On January 5, 2023, Nebraska state senator Ben Hansen introduced Legislative Bill 91 to the 108th Nebraska state legislature. If enacted as written, this bill would repeal the state’s current existing requirement that all motorcycle riders wear helmets for certain riders. (Some crucial context: Nebraska is unique among U.S. states in that it has a unicameral legislature, and does not have two separate houses through which bills must individually pass.) 

The text of this bill amends the existing Nebraska state helmet law to say that riders must either wear a helmet that meets Federal Motor Vehicle Safety Standard No. 218, 49 C.F.R. 571.218 as it pertains to motorcycle helmets, unless they fulfill two conditions. One, they must be 21 years of age or older. Two, they must have passed a Motorcycle Safety Foundation or similar approved basic rider course.  

If a rider fulfills both of those requirements, this bill suggests that they should be allowed to simply ride a motorcycle as long as they have some type of eye protection in place. Acceptable eye protection is defined in the text of the bill as “glasses that cover the orbital region of the person’s face, a protective face shield attached to a protective helmet, goggles, or a windshield on the motorcycle or moped that protects the operator’s and passenger’s horizontal line of vision in all operating positions.”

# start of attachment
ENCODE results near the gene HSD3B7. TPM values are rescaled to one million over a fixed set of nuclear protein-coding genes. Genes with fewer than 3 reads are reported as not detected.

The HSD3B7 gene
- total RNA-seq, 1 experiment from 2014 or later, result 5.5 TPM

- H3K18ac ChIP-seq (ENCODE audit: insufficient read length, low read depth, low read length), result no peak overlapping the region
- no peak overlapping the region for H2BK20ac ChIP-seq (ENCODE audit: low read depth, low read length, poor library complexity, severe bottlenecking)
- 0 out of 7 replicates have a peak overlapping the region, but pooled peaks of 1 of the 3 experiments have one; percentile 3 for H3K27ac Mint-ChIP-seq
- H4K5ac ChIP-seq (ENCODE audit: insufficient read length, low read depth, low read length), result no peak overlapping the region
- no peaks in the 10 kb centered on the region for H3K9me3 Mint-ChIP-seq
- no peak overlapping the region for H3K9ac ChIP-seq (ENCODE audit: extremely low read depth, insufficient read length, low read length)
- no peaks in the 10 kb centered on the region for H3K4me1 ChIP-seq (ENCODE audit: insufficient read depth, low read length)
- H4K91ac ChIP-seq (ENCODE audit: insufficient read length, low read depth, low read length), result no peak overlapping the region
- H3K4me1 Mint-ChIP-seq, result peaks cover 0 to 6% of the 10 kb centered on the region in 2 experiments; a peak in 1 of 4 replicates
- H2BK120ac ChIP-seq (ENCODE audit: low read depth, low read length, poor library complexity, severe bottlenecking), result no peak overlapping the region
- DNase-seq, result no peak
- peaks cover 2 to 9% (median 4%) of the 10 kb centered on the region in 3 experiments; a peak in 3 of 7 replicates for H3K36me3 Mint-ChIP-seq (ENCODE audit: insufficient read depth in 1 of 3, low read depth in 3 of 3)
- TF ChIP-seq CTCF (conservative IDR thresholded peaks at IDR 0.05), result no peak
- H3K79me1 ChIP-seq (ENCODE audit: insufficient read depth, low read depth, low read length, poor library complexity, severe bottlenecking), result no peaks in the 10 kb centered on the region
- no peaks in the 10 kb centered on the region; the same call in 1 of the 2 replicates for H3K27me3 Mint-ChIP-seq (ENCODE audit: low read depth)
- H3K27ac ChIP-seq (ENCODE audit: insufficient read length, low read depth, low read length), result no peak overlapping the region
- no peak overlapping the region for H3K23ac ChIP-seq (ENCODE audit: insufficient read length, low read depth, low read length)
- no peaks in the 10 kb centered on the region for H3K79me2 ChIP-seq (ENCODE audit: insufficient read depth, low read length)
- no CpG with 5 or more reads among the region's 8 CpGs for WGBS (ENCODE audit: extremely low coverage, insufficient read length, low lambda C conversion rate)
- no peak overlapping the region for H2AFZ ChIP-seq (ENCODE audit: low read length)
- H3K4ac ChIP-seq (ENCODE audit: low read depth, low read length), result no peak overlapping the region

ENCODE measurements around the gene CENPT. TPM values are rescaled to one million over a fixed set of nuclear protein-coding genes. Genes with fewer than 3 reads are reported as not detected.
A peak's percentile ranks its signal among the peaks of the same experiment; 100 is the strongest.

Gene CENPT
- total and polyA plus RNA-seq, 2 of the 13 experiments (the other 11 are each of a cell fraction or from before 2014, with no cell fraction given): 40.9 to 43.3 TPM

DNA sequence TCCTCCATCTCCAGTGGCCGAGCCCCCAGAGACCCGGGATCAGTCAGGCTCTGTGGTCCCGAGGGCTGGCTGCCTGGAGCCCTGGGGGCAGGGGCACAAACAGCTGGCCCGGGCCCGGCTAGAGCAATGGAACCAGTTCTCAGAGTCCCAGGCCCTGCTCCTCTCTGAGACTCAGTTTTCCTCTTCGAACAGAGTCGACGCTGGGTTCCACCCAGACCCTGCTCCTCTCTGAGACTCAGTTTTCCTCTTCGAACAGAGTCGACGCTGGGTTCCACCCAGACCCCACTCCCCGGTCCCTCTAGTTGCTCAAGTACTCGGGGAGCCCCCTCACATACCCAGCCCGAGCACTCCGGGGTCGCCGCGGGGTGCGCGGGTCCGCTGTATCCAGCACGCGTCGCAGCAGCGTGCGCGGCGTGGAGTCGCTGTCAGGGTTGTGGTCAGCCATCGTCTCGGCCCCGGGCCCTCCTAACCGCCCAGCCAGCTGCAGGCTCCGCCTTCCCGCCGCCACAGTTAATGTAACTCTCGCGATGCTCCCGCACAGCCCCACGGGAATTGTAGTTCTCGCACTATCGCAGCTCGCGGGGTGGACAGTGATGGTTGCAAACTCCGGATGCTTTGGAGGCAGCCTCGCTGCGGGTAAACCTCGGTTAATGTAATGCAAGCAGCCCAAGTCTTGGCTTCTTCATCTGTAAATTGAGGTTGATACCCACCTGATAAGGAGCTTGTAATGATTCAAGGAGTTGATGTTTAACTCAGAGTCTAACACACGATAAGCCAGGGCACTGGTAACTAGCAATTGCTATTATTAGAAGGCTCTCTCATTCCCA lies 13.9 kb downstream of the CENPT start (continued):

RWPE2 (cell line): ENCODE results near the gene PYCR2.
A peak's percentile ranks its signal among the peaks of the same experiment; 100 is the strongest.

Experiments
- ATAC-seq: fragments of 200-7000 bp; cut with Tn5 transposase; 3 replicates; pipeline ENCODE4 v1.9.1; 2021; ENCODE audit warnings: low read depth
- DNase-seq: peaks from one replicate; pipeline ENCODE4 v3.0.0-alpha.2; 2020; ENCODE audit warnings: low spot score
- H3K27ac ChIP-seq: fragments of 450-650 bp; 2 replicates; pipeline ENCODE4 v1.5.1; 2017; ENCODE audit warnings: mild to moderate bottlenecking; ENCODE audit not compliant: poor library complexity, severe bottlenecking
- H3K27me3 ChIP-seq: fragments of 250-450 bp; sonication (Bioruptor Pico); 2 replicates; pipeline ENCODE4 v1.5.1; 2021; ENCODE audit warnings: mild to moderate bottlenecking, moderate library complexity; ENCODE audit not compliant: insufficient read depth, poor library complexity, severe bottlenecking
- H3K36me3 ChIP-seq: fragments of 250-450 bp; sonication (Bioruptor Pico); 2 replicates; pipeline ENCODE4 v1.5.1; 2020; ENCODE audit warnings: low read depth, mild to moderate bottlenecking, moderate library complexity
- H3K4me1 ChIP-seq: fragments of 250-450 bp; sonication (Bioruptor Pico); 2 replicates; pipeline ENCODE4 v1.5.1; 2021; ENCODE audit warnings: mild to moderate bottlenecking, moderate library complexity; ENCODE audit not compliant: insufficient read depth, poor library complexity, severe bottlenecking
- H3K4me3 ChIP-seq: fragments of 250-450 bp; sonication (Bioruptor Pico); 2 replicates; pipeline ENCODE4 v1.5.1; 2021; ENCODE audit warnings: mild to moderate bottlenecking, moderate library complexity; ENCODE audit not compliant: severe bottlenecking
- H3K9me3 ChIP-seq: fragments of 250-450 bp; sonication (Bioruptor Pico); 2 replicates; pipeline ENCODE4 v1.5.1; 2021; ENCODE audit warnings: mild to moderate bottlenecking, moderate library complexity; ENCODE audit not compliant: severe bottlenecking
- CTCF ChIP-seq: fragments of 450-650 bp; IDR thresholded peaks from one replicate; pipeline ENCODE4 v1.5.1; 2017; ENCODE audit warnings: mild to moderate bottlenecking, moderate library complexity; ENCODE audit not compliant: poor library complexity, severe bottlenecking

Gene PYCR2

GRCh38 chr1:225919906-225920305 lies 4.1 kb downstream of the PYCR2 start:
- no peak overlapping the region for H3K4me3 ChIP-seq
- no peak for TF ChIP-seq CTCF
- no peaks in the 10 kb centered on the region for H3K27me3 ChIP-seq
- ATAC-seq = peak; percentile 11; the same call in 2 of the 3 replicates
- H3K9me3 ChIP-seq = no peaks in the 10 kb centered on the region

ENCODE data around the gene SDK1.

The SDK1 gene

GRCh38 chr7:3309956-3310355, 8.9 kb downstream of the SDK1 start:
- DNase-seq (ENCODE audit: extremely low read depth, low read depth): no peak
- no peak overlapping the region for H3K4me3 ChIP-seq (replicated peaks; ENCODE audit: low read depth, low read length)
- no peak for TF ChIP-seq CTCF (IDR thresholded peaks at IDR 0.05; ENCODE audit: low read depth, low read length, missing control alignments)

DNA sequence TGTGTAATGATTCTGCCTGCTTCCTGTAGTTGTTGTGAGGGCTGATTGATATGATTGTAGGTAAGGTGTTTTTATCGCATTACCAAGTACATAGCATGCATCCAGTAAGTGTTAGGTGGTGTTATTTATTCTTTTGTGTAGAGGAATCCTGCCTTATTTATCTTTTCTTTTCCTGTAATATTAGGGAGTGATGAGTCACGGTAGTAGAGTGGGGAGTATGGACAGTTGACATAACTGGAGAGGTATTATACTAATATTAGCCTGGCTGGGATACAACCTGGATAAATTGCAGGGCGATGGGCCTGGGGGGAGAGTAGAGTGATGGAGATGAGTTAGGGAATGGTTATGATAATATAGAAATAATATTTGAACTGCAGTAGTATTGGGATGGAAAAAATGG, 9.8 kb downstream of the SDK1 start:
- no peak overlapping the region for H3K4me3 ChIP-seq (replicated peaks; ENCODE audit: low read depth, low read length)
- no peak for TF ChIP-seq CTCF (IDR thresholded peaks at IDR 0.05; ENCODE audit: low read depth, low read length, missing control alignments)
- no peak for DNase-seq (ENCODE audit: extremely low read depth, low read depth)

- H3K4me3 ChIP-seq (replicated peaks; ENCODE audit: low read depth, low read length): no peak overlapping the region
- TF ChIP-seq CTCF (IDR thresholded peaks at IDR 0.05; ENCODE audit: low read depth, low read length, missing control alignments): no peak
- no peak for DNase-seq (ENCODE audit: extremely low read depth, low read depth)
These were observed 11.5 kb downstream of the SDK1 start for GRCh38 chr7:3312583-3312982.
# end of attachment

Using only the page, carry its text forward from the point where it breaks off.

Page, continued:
The bill was referred to the Transportation and Telecommunications Committee on January 9, 2023, and an official hearing date was set for January 24. On that date, testimony was heard from multiple parties, both in favor of and opposing this legislation.  

Proponents argued that a requirement for a basic motorcycle rider course if riders do not wish to wear helmets would offer safety benefits. Opponents cited statistics showing that certified motorcycle helmets reduce serious injury and healthcare costs, which they argue benefits taxpayers. Additionally, a member of the Nebraska Nurses Association noted that while helmets can prevent catastrophic head injuries, eye protection as outline in the text of the bill would not provide the same benefits.

This isn't the first time that the Nebraska state legislature has taken up such a bill, with one that would repeal the helmet law entirely ultimately failing to pass muster in 2021. At the time of writing in January 2023, no further action has been taken on LB91. If you’re a resident of the state and you want to follow its developments, be sure to check the link in our Sources to read all the details on this bill. 

Got a tip for us? Email: tips@rideapart.com